## Stokes theorem for manifolds with corners?

Maybe this is an elementary question, but I'm unable to find the appropriate reference for it. The Stokes theorem tells us that, for a $n+1$-dimensional manifold $M$ with boundary $\partial M$ and any differentiable $n$-form $\omega$ on $M$, we have $\int_{\partial M} \omega = \int_M d\omega$.

But Stokes theorem is also true, say, for a cone $M = \{(x,y,z) \in \mathbb{R}^3 \ \vert\ \ x^2 + y^2 = z^2, 0\leq z \leq 1 \}$, or a square in the plane, $M =\{(x,y) \in \mathbb{R}^2 \ \vert\ 0 \leq x, y\leq 1 \}$ which are not manifolds. So my questions are:

1. Are these cone and square examples of what I think are called "manifold with corners"?
2. If this is so, where can I find a reference for a version of Stokes' theorem for manifolds with corners?
3. If "manifold with corners" is not, which is the appropriate setting (and a reference) for a Stokes' theorem that includes those examples?

Any hints will be appreciated.

EDIT: Since thanking individually everyone would be too long, let me edit my question to acknowledge all of your answers. Thank you very much: I've found what I was looking for and more.

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You may find usefull the article of Joyce "On manifolds with corners" arxiv.org/abs/0910.3518. Square is considered as a manifold with corners, but the cone usually not, it seems. – Dmitri Jan 25 2010 at 10:13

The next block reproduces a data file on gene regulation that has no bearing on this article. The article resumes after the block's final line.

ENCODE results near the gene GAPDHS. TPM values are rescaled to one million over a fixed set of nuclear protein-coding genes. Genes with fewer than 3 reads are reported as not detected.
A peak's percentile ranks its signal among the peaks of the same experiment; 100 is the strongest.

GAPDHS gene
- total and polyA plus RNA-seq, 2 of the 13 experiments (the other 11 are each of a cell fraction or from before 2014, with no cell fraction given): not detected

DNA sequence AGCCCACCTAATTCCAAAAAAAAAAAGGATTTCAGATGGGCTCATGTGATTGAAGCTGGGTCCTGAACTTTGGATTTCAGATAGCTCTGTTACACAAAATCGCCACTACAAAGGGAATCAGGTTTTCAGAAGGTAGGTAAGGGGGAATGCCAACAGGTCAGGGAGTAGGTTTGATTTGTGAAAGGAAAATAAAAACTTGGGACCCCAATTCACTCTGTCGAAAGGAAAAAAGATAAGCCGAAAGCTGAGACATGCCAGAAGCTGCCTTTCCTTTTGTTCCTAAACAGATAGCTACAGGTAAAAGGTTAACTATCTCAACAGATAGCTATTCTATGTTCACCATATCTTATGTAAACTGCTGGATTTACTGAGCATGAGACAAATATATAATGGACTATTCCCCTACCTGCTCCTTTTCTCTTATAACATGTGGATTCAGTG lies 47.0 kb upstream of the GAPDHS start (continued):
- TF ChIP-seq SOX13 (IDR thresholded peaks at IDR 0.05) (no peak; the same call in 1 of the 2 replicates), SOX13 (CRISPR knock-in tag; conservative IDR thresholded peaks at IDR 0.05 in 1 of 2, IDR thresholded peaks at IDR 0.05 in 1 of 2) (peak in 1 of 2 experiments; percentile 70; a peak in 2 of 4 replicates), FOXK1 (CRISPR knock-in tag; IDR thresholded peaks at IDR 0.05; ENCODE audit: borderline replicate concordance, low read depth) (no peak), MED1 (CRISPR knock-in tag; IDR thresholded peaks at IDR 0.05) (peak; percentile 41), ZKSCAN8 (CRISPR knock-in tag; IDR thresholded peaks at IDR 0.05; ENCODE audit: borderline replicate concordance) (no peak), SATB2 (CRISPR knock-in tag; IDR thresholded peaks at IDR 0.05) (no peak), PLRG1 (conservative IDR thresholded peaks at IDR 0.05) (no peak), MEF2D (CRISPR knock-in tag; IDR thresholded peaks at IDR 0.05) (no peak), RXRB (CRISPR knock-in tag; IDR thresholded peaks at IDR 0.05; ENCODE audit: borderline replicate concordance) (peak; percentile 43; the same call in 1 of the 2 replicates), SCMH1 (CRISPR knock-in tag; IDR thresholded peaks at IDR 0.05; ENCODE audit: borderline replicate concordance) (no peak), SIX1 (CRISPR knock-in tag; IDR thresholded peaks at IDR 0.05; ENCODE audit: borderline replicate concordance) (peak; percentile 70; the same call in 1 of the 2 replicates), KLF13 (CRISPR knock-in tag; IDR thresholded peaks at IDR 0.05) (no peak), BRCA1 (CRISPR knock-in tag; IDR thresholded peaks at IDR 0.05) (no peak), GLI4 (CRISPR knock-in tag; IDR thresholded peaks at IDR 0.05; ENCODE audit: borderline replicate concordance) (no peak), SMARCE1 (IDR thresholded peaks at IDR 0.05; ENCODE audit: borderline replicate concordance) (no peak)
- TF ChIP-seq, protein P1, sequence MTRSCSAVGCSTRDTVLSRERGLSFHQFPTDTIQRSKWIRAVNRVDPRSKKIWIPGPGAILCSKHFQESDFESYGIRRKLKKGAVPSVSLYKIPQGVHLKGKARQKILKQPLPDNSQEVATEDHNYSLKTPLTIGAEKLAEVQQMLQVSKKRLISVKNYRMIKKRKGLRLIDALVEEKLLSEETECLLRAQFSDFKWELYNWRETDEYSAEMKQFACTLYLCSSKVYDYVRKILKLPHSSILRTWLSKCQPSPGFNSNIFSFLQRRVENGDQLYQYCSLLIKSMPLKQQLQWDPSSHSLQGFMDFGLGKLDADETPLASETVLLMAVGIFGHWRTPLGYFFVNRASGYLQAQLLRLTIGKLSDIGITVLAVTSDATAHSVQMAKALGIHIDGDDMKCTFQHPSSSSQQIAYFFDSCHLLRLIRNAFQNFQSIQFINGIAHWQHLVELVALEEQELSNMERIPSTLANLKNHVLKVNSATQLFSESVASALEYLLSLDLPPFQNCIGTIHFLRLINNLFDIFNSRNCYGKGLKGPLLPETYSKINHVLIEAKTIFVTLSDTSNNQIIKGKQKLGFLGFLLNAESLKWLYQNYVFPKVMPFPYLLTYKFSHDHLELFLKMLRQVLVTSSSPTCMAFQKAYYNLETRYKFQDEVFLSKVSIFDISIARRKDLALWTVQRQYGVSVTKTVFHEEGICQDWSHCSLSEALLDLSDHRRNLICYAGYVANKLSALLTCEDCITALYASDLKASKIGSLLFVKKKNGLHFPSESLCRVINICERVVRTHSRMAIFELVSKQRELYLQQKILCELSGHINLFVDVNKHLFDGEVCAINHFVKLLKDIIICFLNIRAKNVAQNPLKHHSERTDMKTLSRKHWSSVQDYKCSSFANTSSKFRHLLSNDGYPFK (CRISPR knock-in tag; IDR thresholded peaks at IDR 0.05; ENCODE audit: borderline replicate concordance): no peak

A cone is not a manifold with corners. A cone on the other hand is a stratified space, and the proof of Stokes' that Orbicular mentions works for them, and even more general objects. – Ryan Budney Jan 25 2010 at 14:04
You may want to take a look at Brian Conrad's notes on differential geometry: math.stanford.edu/~conrad/diffgeomPage/… – Johnson Jia Jan 25 2010 at 22:39

The most general form of Stokes' theorem I know of is proved in the book Partial Differential Equations 1. Foundations and Integral Representations by Friedrich Sauvigny.
The aim in the book is to provide a version of the divergence theorem which holds also in cases where the boundary has certain singularities (as you described: the singular boundary has to have zero capacity). As a precursor they also prove the Stokes' theorem (they credit the proof to E. Heinz!).
Note that this is much more general than manifolds with corners, it encompasses your cone as well!

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If you are looking for an online reference, you can check out Brian Conrads course notes on differential geometry. Near the bottom of that page, you can find the handout with Stokes theorem for manifolds with corners.

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John Lee's excellent book "Introduction to smooth manifolds" has a chapter on manifolds with corners, in which he proves Stokes' theorem for them.

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You could take a look at Ch. XXIII paragraph 6 in Lang's Real and Functional Analysis entitled "Stokes' Theorem with Singularities". This version works for the cone too, I think. I have not read it myself, though.

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Triangulate your manifold $M$ so that $\partial M$ is triangulated as well. Then prove Stokes' theorem for diffeomorphic images of a standard simplex, as in de Rham's "Variétées différentiables".

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